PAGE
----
In the all-out battle against downtime, a diversity strategy offers the surest path to:
Diversity can win the war against downtime by outsmarting what IT can’t control: power outages, hardware error, and user error. The key is forming the right alliance.
War against downtime Rule 3: Partner with a sidekick
Batman had Robin. Han Solo had Chewbacca. Mario had Luigi. Like so many other heroes, they knew it was best not to go it alone.
To reach rule 3 and win an extra life for your network, arm yourself properly. Don’t stick with tools and techniques that let the battle continue. Know your foe, be the hero, and partner with a proven diversity solution (Windstream’s Diverse Connect for example) to give extra life to your network – including a five-nines service level agreement.
Take that decisive step, and it’s game over – you won.
Looking in the rearview mirror, Ethernet’s improbable rise to prominence as the de-facto WAN connectivity standard seems inevitable. Born in the legendary hallows of Xerox’s Palo Alto Research Center (PARC) –incubator to technologies we take for granted like personal computers, laser printing, graphical user interfaces and object-oriented programming—Ethernet’s flexibility and scalability helped it beat-out Token Ring and Token Bus (remember them?) as the global standard for connecting local area computer networks. As the PC market exploded, so did economies of scale for Ethernet hardware, which continued to evolve and accommodate ever-increasing speeds and complexity. Ubiquity, low manufacturing costs, support for increasingly higher speeds and the flexibility of its packet-based transmission paradigm soon positioned Ethernet as a natural method to deliver telecommunications carrier services for wide area networking.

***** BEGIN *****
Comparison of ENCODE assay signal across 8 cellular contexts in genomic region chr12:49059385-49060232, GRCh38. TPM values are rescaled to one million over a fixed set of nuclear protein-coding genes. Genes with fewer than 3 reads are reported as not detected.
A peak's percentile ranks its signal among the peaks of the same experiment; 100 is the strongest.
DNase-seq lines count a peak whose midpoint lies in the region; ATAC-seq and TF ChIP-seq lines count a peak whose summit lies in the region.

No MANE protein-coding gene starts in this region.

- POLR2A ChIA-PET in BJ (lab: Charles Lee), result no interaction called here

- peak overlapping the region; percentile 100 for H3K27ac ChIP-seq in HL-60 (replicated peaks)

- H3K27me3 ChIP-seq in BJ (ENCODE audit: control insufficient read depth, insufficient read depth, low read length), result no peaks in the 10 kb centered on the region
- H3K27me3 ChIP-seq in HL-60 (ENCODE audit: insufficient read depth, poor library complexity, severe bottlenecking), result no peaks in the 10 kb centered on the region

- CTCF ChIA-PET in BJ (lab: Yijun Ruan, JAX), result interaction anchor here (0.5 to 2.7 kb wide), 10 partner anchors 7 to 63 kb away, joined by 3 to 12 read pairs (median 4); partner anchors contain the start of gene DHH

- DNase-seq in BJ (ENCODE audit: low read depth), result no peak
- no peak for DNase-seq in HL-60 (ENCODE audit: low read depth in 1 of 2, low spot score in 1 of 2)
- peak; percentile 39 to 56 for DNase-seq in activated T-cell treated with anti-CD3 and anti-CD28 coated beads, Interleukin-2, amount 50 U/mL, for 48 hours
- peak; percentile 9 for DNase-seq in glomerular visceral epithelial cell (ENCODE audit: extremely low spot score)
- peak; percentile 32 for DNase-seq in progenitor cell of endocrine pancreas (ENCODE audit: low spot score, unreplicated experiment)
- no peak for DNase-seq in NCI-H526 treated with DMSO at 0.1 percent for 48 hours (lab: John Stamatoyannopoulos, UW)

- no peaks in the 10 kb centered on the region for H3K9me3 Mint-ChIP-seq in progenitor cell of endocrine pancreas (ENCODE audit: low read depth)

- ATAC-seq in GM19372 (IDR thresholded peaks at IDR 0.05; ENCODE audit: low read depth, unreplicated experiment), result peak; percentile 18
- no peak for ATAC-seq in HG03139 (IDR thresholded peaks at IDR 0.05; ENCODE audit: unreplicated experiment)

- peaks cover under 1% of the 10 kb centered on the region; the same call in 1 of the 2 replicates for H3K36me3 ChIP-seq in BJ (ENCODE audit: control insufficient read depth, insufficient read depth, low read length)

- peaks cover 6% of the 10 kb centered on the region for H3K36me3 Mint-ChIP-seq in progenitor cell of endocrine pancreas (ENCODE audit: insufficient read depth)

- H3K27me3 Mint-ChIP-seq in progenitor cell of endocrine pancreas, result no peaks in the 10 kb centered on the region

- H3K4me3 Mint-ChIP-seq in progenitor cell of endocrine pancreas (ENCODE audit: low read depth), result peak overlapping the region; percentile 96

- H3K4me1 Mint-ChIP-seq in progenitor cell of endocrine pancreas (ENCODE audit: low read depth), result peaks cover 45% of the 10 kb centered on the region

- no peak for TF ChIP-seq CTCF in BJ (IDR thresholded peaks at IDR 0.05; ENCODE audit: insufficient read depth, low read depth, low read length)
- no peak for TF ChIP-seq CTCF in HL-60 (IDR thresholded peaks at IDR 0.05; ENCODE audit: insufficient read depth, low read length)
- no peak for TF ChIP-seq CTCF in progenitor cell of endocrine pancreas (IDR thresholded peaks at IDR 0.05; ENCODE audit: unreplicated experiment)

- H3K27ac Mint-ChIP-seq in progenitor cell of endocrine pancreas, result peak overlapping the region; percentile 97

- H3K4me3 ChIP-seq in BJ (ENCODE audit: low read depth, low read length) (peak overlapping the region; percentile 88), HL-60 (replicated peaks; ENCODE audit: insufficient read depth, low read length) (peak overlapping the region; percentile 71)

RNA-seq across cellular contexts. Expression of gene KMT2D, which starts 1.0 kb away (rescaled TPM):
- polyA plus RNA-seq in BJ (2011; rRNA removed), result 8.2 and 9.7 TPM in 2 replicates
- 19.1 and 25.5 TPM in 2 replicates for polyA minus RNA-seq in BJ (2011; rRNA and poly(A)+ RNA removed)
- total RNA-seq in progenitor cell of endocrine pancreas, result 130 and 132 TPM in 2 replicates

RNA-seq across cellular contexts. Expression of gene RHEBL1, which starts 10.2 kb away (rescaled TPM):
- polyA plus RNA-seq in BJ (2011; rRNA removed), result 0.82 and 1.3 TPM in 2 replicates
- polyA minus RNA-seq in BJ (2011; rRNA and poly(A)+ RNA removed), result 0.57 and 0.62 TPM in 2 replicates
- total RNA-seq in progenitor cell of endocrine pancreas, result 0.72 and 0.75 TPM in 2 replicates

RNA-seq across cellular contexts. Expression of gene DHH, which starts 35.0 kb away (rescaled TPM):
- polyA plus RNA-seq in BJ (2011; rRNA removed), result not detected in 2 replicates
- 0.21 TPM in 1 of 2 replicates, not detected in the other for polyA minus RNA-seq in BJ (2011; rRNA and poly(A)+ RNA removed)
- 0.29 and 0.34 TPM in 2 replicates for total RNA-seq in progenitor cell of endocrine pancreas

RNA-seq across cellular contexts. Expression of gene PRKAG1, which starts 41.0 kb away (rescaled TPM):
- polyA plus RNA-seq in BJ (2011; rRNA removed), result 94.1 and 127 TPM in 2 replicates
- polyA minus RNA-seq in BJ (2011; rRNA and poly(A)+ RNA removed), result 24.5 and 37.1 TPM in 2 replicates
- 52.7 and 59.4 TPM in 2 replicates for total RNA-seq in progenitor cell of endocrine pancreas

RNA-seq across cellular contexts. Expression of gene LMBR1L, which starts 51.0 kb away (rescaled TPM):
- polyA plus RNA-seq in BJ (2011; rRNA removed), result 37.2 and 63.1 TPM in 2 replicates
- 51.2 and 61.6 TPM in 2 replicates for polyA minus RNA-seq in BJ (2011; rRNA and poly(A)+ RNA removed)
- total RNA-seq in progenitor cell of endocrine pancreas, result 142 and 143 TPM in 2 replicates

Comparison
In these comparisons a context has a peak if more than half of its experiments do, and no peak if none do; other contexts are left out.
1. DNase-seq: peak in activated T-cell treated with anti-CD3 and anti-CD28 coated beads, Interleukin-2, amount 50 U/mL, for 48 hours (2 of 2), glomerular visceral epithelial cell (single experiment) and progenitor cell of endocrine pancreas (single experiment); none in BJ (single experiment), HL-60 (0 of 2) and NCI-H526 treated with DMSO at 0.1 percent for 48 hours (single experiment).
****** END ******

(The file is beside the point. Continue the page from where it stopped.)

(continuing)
TDM: WANosuarus infrastructure that hasn’t changed in decades
Fast, secure, flexible and cheap, Ethernet has become the telecommunications gold standard. It’s ability to evolve and keep-up with growing capacity and security demands is delivering the fatal blow to traditional time division multiplexing (TDM) technologies –T1, DS-3, OCx. Investment and innovation in these older technologies has come to a grinding halt and regulatory oversight is shifting away from broad swaths of these business data services. The confluence of these trends makes TDM a potential security Achilles heel, unable to keep-up with the latest threats. Aging, end-of-life technology, a lack of encryption and discontinued manufacturer support mean it’s really not a matter of “if” but “when” we’ll hear about an enterprise being compromised by legacy deployments. As we see it, TDM is part of the unwieldy “WANasourus” infrastructure which hasn’t changed much in decades and is no longer in alignment with the evolving needs of the cloud connected enterprise.
Windstream continues investment & leadership in nationwide Ethernet
Windstream sees Ethernet as a key strategic driver and has steadily invested in the technology. We’ve upgraded our core transport infrastructure, deployed an MEF 2.0 compliant Ethernet core, upgraded over a dozen metro fiber cores and deployed Fixed Wireless as another Ethernet access method in over forty markets, increasing reliability and making the technology accessible to a vast majority of our customers. As we look forward to continued success with Ethernet, it’s rewarding to see our efforts recognized. Our continuing climb up the Vertical Systems Group Ethernet Leaderboard, from 9th to 7th position so far this year, is further validation that our strategic vision is paying-off.
Looking forward, we will continue to invest in technologies and services that help our customers protect and optimize their networks – and for the foreseeable future, Ethernet will be a big part of that investment.